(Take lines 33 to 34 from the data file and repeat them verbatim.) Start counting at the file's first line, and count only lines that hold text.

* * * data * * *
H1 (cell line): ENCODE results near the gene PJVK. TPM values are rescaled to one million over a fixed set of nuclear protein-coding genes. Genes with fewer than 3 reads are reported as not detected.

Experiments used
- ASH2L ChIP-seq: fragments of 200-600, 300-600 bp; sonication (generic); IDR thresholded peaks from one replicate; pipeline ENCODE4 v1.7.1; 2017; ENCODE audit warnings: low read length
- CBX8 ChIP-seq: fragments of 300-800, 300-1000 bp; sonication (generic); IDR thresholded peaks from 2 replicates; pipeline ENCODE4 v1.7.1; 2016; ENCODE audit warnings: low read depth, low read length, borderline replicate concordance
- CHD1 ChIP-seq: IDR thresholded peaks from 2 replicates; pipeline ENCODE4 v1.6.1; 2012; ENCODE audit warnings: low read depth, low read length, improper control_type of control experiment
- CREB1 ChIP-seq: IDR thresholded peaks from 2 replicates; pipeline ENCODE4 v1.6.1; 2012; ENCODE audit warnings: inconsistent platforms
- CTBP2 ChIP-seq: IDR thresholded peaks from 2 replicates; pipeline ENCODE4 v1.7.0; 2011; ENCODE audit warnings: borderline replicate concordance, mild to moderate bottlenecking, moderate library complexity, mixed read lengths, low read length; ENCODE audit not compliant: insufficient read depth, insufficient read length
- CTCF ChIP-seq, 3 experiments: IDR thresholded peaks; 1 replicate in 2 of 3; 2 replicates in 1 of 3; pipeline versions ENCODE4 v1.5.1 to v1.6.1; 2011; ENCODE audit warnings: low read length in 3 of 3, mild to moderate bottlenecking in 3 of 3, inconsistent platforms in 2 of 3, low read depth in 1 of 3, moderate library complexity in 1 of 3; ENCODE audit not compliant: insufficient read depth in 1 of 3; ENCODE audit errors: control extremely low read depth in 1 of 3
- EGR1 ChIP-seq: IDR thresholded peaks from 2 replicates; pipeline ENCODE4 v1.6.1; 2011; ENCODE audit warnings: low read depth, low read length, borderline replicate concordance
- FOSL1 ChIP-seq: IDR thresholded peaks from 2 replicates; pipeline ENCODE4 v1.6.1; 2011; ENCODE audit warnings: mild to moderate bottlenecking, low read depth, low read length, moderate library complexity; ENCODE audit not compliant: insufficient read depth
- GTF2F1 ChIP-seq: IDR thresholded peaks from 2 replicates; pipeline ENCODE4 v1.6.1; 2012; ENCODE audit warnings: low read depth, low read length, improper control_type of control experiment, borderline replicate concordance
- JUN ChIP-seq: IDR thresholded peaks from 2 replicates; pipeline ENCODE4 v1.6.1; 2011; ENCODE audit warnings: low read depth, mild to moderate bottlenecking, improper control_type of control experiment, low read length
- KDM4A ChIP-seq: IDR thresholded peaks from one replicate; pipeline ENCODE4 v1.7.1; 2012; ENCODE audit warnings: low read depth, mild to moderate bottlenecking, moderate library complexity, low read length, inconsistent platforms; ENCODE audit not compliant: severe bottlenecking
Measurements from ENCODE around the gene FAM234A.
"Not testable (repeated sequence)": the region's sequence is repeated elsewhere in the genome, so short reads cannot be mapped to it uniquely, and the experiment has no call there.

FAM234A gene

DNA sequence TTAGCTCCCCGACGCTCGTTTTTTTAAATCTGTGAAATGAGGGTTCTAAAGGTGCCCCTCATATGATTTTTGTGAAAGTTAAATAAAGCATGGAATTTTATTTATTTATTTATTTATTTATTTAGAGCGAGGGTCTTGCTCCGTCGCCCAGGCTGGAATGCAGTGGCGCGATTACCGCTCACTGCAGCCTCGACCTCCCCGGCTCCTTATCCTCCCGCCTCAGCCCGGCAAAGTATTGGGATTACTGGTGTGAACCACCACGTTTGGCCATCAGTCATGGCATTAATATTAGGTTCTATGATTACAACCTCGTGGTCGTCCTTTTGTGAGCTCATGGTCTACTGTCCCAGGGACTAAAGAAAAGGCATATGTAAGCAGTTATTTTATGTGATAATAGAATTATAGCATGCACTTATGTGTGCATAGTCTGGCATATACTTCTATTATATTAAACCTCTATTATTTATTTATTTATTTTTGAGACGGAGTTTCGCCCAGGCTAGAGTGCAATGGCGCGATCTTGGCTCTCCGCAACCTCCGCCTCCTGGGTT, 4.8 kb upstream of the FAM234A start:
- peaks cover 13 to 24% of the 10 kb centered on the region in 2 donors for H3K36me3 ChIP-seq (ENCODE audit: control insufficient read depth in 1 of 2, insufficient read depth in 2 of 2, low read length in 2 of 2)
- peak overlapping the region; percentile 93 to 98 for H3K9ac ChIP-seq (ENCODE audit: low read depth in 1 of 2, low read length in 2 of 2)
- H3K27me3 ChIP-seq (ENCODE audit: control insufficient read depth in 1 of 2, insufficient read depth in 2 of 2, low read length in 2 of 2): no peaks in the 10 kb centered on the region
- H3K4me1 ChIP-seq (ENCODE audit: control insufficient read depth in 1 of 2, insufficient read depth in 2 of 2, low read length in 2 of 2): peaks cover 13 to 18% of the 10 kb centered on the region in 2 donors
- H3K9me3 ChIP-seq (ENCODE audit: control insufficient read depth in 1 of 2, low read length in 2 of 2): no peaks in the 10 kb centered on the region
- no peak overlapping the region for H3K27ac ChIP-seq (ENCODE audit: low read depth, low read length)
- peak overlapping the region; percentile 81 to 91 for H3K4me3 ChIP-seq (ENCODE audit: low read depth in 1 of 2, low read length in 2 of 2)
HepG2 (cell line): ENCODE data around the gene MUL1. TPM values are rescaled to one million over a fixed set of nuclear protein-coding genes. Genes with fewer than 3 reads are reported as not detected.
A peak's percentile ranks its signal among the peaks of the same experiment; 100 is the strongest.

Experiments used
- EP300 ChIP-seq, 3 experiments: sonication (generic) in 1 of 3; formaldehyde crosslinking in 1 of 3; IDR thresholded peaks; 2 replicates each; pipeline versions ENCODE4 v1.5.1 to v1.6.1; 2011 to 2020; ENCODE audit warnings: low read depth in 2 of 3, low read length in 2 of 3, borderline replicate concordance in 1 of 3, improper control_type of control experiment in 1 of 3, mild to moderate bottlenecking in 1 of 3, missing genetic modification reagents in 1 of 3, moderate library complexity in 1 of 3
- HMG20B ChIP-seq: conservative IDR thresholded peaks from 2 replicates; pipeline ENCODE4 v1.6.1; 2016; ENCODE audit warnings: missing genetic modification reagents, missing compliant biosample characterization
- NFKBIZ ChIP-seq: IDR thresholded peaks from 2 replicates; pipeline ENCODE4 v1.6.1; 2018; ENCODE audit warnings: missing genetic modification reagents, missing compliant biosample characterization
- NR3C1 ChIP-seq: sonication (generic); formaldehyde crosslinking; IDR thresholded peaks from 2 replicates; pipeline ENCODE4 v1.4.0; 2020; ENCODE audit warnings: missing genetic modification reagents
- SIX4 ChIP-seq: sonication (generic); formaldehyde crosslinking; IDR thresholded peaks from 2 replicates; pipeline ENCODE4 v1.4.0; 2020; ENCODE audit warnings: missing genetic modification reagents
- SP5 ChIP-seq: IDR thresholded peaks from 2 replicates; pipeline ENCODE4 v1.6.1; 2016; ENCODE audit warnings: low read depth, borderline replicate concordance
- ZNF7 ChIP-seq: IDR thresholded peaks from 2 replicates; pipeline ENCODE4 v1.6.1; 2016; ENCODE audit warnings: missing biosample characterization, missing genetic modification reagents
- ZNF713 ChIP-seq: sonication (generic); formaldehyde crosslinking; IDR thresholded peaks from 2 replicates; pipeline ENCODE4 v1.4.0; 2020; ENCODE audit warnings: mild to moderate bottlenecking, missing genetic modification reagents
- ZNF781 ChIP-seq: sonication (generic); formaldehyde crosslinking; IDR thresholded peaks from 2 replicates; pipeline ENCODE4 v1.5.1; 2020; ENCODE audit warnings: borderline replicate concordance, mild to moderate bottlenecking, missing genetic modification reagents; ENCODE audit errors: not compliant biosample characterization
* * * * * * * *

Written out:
- SP5 ChIP-seq: IDR thresholded peaks from 2 replicates; pipeline ENCODE4 v1.6.1; 2016; ENCODE audit warnings: low read depth, borderline replicate concordance
- ZNF7 ChIP-seq: IDR thresholded peaks from 2 replicates; pipeline ENCODE4 v1.6.1; 2016; ENCODE audit warnings: missing biosample characterization, missing genetic modification reagents